"When people feel emotional pain, the same areas of the brain get activated as when people feel physical pain: the anterior insula and the anterior cingulate cortex."
Pain results from a signal from our nerves to our brain. This signal initially serves as an alarm warning to tell us that something is wrong. But sometimes those signals keep firing, and the pain continues. That is when it becomes chronic. Chronic pain can begin to dominate our life and become debilitating, isolating and feeling helpless and frustrated. There is however, no miracle cure! Learning to manage; get relief and have moments or days of little pain is the goal.
This requires a toolbox of strategies and support.
As a therapist that places the body as a central component for emotional and physical integration, I believe one's attitude and relationship to pain is central in managing it. Body awareness approaches with visualization are all very helpful. Also developing the ability to describe to pain sensation as just sensations without allowing thoughts to dominate the experience is vital for changing one's reaction to pain and altering the repetitive pain pathways.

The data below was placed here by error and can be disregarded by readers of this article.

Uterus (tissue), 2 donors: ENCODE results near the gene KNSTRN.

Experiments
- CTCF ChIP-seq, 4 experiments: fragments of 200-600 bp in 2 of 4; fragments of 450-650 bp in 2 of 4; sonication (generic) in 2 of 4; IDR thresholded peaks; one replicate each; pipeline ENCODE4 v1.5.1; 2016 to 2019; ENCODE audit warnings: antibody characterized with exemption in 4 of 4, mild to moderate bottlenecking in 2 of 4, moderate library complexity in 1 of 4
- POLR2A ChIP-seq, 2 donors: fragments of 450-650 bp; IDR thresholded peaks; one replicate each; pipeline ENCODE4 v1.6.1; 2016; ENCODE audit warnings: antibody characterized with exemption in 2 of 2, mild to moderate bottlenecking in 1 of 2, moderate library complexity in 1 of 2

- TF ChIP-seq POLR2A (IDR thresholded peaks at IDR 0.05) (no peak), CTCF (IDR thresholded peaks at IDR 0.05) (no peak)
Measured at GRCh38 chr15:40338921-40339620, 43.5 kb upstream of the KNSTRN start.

Alternative and complementary therapies are also part of that toolbox support such as: acupuncture, naturopathic medicine, massage, meditation, yoga, chiropractic, osteopathy, energy healing...